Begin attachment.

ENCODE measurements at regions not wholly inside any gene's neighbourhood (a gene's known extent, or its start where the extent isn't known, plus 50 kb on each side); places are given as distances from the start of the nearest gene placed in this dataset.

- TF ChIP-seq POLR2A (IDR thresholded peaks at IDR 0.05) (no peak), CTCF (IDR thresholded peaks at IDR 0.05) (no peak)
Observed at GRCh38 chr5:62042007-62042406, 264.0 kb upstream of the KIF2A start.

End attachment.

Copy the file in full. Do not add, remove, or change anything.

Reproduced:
ENCODE measurements at regions not wholly inside any gene's neighbourhood (a gene's known extent, or its start where the extent isn't known, plus 50 kb on each side); places are given as distances from the start of the nearest gene placed in this dataset.

- TF ChIP-seq POLR2A (IDR thresholded peaks at IDR 0.05) (no peak), CTCF (IDR thresholded peaks at IDR 0.05) (no peak)
Observed at GRCh38 chr5:62042007-62042406, 264.0 kb upstream of the KIF2A start.